The air quality in the Mongolian capital Ulaanbaatar is among the worst in the world. The city's air, which is at times far worse than Beijing's infamous smog, is thick with smoke from burning coal, wood and even rubbish, as residents try to stay warm during brutal winters.

The capital's total emissions of harmful breathable particles known as PM2.5 surged to a high of 855 micrograms per cubic metre late last month. In comparison, Beijing's air on the same day, measured 70 micrograms. The acceptable standard, according to the World Health Organisation, is 20-25 micrograms. The reading in Ulaanbaatar has been known to hit 1,000 micrograms.

On most winter mornings, Setevdorj Myagmartsogt wakes up to a cloud of toxic smog blanketing his neighbourhood. "Because of the air pollution, our health is getting worse," Myagmartsogt told Reuters. "When my two youngest kids go to kindergarten, they get ill every week and they have to stay away... It's because of the air pollution."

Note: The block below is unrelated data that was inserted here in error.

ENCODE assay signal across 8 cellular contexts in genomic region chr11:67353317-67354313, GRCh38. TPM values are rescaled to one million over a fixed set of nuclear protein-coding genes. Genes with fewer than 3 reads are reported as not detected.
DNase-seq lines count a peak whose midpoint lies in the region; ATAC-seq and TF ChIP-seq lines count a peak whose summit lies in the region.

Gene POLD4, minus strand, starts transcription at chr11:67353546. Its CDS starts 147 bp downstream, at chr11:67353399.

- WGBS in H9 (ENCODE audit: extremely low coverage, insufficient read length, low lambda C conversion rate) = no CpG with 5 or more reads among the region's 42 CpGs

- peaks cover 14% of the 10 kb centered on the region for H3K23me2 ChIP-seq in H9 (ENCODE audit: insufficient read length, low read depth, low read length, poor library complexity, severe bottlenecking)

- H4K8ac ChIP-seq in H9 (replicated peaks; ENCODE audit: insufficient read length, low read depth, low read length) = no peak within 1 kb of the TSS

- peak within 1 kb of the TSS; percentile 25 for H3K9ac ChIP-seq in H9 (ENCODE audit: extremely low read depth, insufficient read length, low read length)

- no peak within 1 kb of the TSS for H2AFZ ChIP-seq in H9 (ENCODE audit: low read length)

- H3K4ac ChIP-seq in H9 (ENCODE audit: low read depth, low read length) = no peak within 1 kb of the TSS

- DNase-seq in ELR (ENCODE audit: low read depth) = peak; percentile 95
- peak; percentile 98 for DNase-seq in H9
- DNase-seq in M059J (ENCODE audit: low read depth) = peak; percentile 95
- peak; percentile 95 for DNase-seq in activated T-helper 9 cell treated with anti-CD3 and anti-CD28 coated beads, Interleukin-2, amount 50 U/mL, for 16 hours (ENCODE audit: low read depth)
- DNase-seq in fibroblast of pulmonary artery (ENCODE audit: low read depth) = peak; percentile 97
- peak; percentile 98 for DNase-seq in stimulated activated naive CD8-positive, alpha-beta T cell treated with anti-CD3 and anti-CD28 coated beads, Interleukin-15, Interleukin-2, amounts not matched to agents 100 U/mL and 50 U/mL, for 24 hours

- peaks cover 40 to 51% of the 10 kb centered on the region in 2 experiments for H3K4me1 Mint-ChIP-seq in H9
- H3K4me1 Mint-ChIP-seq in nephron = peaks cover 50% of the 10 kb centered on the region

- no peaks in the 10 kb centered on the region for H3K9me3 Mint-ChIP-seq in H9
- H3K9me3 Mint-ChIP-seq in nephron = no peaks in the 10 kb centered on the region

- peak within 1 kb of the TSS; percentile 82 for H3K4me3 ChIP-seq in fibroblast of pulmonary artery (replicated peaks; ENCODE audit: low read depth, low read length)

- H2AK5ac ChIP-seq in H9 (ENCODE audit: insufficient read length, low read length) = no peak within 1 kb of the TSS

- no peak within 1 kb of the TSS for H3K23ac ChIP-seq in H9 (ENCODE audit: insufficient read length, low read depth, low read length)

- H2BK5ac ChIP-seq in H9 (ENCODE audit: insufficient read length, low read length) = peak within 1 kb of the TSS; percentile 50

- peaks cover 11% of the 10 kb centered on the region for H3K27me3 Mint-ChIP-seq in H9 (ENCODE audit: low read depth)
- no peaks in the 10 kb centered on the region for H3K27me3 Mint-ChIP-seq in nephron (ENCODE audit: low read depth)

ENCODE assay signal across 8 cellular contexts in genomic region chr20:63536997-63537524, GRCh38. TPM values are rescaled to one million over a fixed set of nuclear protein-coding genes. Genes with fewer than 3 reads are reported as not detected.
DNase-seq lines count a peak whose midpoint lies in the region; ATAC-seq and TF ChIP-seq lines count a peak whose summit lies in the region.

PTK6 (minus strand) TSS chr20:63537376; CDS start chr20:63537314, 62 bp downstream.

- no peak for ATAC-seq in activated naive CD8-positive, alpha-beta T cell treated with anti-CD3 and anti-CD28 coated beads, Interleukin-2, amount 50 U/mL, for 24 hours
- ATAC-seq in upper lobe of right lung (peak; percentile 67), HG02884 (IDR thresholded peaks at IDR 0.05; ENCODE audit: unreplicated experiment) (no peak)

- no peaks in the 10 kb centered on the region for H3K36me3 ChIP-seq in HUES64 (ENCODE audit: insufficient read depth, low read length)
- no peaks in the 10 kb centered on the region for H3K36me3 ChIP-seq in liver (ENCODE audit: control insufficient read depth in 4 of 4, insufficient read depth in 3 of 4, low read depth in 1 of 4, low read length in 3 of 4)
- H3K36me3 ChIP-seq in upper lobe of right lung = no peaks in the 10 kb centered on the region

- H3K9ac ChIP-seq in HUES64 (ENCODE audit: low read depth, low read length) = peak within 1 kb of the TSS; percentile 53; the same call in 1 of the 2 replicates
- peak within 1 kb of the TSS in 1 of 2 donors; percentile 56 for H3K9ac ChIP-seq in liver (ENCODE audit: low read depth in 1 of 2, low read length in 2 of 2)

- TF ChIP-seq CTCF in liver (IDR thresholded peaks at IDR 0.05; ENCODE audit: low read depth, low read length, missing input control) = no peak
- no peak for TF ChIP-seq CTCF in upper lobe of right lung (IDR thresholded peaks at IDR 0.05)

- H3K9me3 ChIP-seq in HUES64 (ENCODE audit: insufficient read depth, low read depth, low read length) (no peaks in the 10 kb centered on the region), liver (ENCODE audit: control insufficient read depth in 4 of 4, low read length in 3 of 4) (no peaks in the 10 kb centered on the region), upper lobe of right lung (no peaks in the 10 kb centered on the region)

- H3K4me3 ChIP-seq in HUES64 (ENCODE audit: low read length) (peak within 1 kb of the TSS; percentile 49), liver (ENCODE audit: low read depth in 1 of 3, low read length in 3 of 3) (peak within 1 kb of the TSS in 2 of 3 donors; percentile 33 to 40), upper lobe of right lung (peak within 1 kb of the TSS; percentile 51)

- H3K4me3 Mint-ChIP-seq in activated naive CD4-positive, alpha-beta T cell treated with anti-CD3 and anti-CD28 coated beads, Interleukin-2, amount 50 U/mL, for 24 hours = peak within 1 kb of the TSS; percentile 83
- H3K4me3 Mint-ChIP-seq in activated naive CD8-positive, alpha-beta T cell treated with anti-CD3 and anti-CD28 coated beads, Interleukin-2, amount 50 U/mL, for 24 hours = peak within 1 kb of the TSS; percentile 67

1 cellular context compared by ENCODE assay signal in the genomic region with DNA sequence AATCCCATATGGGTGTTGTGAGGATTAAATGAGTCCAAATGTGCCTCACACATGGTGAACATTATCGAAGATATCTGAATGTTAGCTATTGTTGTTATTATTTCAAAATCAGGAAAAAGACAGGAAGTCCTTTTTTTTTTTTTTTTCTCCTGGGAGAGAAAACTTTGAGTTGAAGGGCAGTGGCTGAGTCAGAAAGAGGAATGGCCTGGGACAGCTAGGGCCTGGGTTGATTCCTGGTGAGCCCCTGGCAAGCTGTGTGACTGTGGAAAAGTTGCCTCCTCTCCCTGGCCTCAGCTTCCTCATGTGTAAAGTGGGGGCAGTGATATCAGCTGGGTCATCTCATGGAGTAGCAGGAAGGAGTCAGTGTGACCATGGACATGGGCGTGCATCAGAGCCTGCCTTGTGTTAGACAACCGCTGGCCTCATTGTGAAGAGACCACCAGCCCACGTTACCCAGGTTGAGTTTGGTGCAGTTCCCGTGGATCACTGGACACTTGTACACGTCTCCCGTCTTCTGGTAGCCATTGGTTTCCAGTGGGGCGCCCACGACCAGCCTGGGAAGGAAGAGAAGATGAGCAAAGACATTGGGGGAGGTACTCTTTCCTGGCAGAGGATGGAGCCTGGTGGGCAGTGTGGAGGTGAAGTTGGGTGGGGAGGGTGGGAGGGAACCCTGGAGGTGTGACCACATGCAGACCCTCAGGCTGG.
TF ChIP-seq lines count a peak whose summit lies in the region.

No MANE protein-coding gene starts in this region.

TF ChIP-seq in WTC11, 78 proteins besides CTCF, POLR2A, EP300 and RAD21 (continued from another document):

About 80% of the city's smog comes from poor "ger" districts, a sprawl of traditional tents that have sprung up on the edge of the city, said Tsogtbaatar Byamba, director of Mongolia's Institute of Public Health. Many residents are former herders who migrated to the city after their livestock was wiped out by recent extremely harsh winters, which have become more common, partly because of climate change.

As temperatures plunge to as low as -40C, ger residents with no access to the state heating grid burn whatever they can to keep warm. To combat this, the government last month bolstered restrictions on migrants to the capital, allowing only those in need of long-term help and people who own homes until the end of the year.

Hundreds of residents gathered recently in the city's Chinggis Square to protest against the government's inability to tackle the smog. Demonstration organisers collected more than 7,000 signatures. "The air pollution has had real consequences in my life," protester Otgontuya Baldandorj told Reuters. "I was pregnant three times, but I lost all of them. With my fourth child, I had to go to the countryside to get fresh air to give birth."